Are New Cars Too High Tech? Auto Repair Shops Say Yes - SlashGear
Gorloff-KV/Shutterstock Over the past few years, manufacturers in all industries have been trying their best to lock owners and independent repair shops out of all but the most basic repairs - unless they have proprietary tools and the manufacturer's blessing.
The Andy Analysis
This is a very interesting situation and needs to be looked at more closely. Much of this is walled garden lock in, similar to Apple products, where third party repairs are limited to only the approved shops. The other is skill level and knowledge. EV’s are largely computers on wheels, not cars with computers. As a result they have less moving parts, and more chips and software. Tools to diagnose have to come from the manufacturers, and for now, there are very few third party tools out there to evaluate the vehicle in order to provide service. This monopoly like environment makes it harder for independent shops to do all but basic work, and in turn drives up the cost for owners to have their cars repaired if the work needed is not covered by warranty or the warranty has expired. This will eventually change over time, as manufacturers move in the asset light direction, reducing their repair footprint, offering licenses to repair facilities and providing them the software and hardware to maintain, update and repair the vehicles.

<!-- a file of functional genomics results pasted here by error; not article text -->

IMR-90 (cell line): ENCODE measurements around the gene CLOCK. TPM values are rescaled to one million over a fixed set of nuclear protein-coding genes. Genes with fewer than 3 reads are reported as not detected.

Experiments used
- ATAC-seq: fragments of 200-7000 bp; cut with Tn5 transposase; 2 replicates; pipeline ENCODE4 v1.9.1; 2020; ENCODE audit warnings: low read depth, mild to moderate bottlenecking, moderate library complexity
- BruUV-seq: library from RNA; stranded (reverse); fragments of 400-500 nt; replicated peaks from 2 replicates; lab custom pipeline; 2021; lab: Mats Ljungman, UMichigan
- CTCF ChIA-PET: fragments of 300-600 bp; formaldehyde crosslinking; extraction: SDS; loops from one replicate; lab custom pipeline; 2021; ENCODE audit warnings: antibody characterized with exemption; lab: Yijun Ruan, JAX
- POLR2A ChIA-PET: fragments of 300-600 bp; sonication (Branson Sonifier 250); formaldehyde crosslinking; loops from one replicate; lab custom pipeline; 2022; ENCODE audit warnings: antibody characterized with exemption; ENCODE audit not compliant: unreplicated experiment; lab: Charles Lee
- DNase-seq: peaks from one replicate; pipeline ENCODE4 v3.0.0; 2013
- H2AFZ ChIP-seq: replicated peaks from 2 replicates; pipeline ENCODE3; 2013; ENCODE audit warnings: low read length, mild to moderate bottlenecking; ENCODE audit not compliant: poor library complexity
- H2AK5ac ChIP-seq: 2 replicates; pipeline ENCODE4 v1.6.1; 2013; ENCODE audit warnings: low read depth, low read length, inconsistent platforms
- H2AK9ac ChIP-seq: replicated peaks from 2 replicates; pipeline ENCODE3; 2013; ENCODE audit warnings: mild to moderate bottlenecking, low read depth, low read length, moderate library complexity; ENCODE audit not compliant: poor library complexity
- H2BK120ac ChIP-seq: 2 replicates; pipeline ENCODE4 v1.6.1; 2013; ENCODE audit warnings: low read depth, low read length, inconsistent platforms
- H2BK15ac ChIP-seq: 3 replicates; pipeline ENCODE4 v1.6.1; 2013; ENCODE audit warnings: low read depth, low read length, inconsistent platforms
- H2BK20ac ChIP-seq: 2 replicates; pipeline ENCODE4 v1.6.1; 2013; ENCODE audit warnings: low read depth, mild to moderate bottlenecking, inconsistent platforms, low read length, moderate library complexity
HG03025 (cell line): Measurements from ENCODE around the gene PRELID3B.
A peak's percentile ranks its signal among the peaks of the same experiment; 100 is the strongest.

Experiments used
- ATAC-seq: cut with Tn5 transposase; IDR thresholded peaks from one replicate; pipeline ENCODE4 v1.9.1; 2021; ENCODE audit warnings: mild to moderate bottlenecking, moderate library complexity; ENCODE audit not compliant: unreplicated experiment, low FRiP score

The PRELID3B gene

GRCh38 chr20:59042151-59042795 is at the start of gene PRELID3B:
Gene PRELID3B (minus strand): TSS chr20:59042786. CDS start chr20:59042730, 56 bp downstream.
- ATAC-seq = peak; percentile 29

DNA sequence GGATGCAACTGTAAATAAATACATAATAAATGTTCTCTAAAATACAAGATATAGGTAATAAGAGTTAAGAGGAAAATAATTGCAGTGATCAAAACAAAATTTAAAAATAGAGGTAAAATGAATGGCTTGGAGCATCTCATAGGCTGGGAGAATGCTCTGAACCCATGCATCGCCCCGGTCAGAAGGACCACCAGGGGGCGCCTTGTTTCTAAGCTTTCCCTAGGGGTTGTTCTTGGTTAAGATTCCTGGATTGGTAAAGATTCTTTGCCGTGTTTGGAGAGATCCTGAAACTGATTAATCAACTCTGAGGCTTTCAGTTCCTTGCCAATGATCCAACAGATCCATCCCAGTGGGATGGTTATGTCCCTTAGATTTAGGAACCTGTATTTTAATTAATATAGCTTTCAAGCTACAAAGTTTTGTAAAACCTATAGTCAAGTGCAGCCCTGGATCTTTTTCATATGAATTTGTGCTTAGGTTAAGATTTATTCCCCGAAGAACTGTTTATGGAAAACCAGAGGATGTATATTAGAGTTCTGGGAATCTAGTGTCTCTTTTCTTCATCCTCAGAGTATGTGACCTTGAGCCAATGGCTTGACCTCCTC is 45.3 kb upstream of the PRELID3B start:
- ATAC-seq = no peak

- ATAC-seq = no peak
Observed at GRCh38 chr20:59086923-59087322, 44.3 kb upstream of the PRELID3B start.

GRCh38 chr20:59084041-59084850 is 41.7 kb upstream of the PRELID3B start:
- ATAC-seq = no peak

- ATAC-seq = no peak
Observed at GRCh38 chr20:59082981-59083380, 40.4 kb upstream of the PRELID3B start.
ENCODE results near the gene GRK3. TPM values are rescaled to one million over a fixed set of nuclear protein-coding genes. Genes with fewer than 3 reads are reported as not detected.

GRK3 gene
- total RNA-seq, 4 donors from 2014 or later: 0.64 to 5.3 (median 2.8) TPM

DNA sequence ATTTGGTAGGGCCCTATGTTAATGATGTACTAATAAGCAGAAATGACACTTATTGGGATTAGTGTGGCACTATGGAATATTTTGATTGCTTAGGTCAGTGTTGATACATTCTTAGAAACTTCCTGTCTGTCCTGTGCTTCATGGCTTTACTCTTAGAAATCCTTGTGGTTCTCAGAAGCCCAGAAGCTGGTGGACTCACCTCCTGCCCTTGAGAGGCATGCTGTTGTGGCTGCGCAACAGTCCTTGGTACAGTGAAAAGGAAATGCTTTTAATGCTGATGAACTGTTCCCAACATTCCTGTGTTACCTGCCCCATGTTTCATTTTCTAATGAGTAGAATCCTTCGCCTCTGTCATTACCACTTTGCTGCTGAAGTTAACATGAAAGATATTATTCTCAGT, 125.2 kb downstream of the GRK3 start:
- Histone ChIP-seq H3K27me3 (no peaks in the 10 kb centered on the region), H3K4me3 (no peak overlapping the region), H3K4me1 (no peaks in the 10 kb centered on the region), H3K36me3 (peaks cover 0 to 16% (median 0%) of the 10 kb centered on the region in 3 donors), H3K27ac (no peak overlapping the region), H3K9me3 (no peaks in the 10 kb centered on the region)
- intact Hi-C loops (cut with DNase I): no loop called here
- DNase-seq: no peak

This model underscores why many traditional car dealers are fearful of the EV market, as they will no longer have the post sales service revenue and warranty money coming in that covers those very slick, modern dealerships and high profits.